Enhancing the Board's Role in Strategy

An interview with Ray Gilmartin, co-chair of the NACD Blue Ribbon Commission on Strategy Development.

In conjunction with our Fall 2015 Roundtable Series, the KPMG Board Leadership Center spoke with Raymond V. Gilmartin on the evolving role of the board in the company’s strategy process. Gilmartin recently co-chaired the National Association of Corporate Directors’ Blue Ribbon Commission on Strategy Development. He previously served as Chairman, President, and Chief Executive Officer at Merck and as lead director at both Microsoft and General Mills.

Following are excerpts from our conversation:

Board Leadership Center (BLC): Our surveys are clearly showing that boards are deepening their engagement in strategy and the strategy process. Why is this happening?

Ray Gilmartin: Today's business environment is highly uncertain, and change takes place very quickly. With globalization and economic uncertainty, the risk for any one company is that the fundamental assumptions on which their strategy is based have changed and are no longer valid.

I think it's important for a board to be well versed in what the fundamental assumptions have been so they can detect the change. But, more importantly, the board should be well versed in the context in which the company is operating, its competitive environment, and the changes in markets. That calls for the board to have a higher level of engagement with strategy than they've had in the past.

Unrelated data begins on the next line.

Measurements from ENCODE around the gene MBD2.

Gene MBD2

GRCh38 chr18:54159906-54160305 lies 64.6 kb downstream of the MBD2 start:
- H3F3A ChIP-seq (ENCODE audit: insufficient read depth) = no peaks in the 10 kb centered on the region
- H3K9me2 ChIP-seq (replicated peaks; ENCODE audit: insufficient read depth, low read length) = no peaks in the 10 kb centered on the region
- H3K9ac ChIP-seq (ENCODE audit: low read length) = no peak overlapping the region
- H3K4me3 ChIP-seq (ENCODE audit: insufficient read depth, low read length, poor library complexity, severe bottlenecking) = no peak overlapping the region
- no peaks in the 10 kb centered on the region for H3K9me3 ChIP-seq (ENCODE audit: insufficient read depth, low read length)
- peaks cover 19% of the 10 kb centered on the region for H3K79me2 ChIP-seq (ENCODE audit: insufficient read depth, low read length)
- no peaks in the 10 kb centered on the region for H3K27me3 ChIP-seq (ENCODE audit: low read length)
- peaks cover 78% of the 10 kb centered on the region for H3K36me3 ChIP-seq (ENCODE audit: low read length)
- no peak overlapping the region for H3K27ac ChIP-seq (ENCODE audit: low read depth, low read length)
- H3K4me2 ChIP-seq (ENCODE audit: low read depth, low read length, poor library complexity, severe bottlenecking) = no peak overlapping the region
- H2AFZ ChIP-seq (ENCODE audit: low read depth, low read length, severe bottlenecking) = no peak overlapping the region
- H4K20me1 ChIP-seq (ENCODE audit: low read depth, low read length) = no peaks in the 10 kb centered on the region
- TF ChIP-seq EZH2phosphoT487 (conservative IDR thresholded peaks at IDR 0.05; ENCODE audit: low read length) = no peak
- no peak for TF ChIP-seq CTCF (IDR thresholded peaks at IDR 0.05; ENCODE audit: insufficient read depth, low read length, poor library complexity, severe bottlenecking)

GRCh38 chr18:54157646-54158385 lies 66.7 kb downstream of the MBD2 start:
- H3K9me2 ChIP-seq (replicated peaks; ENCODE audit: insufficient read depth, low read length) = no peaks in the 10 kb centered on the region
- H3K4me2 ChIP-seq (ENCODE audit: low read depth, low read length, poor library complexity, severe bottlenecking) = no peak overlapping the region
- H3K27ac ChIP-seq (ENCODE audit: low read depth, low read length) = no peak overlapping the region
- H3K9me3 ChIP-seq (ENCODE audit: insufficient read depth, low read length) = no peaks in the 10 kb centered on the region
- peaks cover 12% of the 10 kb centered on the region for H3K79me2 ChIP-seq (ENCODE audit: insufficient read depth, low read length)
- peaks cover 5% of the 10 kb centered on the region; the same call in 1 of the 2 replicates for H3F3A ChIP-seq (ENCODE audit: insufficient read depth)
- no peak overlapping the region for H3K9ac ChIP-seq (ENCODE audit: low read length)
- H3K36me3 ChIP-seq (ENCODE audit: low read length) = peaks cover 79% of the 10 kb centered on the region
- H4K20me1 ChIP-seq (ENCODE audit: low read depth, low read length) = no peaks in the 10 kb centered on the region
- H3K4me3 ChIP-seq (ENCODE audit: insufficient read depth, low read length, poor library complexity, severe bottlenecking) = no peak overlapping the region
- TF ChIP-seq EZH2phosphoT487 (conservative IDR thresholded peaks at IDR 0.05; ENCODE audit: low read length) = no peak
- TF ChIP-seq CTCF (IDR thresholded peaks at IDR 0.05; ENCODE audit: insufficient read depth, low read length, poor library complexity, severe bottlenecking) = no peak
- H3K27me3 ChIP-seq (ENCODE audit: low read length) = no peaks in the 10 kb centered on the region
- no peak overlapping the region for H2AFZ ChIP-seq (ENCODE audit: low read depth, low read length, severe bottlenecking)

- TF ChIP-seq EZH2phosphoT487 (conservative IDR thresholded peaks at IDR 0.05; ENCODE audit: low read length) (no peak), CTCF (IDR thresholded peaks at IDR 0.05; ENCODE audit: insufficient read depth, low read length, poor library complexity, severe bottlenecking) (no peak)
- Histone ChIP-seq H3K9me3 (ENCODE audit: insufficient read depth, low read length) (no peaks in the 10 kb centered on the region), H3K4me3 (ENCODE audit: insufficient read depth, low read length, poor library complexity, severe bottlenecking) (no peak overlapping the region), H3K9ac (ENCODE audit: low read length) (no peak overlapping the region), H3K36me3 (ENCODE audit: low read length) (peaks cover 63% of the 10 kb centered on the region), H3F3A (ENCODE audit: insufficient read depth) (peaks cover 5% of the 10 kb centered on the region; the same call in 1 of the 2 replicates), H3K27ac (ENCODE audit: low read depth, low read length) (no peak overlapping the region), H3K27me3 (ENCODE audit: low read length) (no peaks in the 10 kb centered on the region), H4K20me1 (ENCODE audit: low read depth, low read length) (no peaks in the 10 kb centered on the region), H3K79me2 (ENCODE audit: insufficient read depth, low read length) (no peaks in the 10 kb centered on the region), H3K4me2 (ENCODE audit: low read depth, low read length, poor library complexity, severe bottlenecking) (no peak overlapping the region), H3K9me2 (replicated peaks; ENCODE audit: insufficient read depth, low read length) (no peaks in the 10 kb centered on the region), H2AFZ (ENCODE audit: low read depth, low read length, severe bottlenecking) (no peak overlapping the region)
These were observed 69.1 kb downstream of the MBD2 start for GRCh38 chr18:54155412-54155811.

Enhancing the Board's Role in Strategy


Board Leadership Center (BLC): Where do you find this need to be especially critical?

Gilmartin:  The greatest danger for most firms is disruptive innovation that occurs in a gradual fashion and then gains momentum.

If you look at companies—and industries—that have been effectively disrupted, the difficulty that those boards and, in particular, management had was recognizing when disruption was occurring. It starts small. It doesn't look too threatening, but it gains momentum. And often management doesn't react until it's too late.

Boards have an advantage in that they tend to be more objective about the strategy than management and probably have more availability to recognize change early on. Yet the key to the board being able to respond is to have a more fundamental understanding of the context in which the company is operating. 

BLC: And that was part of your recent NACD Blue Ribbon Commission report?

Gilmartin:  Yes, we call for a higher level of engagement in strategy. It’s a move away from what might be called a “review and concur” process, wherein board members get together at the end of the year to affirm the strategy. In this environment of greater volatility and greater opportunity for disruption, a more continuous process is required.

By moving from an episodic or once-a-year review to a continuous process, we're recommending that the strategy development process be broken down into its elements and that those elements are spread out over the course of the year at board meetings. It’s an opportunity to get more in depth on important issues, such as what are the major trends that are taking place in our industry? How are competitors responding to these trends? What alternatives have we considered in light of competitive action and the trends that we see, and what are the fundamental assumptions on which we're basing our strategy.

A continuous process allows the board to move from a posture of learning about strategy at a year-end retreat to being in a position to evaluate strategy, to have metrics as to how well the strategy is being executed, and, most importantly, to be able to assess whether or not economic value is being created by this strategy.

BLC: How can management and the board itself gauge if the board is not doing enough?

Gilmartin: There are red flags that signal when the board is not sufficiently engaged in strategy. For example, when directors take a position at board meetings along the lines of making suggestions or offering ideas that may or may not actually apply to the situation that the company finds itself, but based on their own experience.